Kentucky Bluegrass (Poa pratensis L.) is a stiff erect, dark blue green coloured perennial that forms a dense mat. The leaves are strap like and as such are relatively coarse, flat and hairless. It is a rhizomotaceous plant that produces a dense sward as well as a dense root mat. The leaf tip forms a characteristic boat shape and has a distinctive keel.
The name is somewhat misleading as it originally came from Europe and was most likely brought to America by immigrants some time after 1600. It actually derives its name from its seed-heads which turn a blue colouration if allowed to reach maturity. Legend has it that the Native Americans called it “white man’s track” because they found it wherever the white men had been and it is still a very popular lawn species in the north and eastern USA where it is commonly known as Meadow grass. It prefers hot dry summers and cool dry winters and as a result of its ability to go into dormancy when confronted with very cold temperatures it is well adapted to the climate of continental America.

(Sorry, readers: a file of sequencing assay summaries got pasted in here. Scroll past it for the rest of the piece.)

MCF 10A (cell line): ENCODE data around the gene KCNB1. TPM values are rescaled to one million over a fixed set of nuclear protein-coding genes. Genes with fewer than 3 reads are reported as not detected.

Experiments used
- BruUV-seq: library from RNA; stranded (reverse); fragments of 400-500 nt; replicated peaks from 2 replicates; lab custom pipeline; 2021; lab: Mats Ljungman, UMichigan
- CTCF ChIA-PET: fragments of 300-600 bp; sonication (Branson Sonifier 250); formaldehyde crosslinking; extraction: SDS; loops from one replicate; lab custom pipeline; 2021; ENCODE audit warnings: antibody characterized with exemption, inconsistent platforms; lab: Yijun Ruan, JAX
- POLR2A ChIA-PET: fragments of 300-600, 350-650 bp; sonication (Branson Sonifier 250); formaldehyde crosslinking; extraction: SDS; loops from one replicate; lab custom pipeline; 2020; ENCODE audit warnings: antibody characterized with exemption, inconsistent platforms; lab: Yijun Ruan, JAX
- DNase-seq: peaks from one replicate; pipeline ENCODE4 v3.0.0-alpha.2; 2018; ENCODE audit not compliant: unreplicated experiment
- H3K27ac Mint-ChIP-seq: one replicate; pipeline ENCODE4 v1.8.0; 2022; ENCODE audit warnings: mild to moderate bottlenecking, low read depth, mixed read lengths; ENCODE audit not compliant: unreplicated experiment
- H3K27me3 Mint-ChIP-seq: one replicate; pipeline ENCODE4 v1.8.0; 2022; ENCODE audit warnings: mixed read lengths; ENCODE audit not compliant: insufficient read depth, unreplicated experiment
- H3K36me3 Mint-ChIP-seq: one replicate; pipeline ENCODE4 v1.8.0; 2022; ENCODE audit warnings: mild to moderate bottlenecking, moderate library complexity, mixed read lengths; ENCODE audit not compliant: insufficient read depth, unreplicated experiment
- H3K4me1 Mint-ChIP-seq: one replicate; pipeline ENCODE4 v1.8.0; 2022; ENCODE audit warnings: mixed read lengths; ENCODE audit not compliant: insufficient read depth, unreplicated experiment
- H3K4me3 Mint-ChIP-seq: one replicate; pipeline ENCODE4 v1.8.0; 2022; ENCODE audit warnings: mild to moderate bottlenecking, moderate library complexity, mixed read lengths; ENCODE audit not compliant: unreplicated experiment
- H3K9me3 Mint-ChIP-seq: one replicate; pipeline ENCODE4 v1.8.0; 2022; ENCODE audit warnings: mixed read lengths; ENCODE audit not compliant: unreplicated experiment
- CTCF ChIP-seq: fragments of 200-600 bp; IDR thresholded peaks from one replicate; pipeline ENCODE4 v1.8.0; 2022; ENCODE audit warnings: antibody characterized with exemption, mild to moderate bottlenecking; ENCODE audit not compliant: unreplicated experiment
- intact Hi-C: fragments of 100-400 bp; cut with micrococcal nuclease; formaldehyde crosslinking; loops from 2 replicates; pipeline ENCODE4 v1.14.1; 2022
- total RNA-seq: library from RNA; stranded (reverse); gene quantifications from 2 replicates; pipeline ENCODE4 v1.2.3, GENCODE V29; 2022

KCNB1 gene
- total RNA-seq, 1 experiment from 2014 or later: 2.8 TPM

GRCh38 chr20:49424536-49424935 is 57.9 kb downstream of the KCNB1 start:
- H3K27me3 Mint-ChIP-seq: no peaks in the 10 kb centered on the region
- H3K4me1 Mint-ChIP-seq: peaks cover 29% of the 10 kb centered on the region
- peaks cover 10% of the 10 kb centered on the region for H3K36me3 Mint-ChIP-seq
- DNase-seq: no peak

This species has been the focus of American plant breeders since 1945 and many new and improved cultivars have been released to the market since that time. Generally, the concentration of this effort has been on improved colour and improved disease resistance. Historically, it has never been a particularly popular species in NZ because of a tendency to be prone to fungal disease in our humid and generally moist conditions. Common diseases of bluegrass includes leaf spot, crown rot and rust disease. However, disease resistence has been greatly improved in the latest cultivars. It does not perform particularly well in shady environments.
Preferred mowing height is 40mm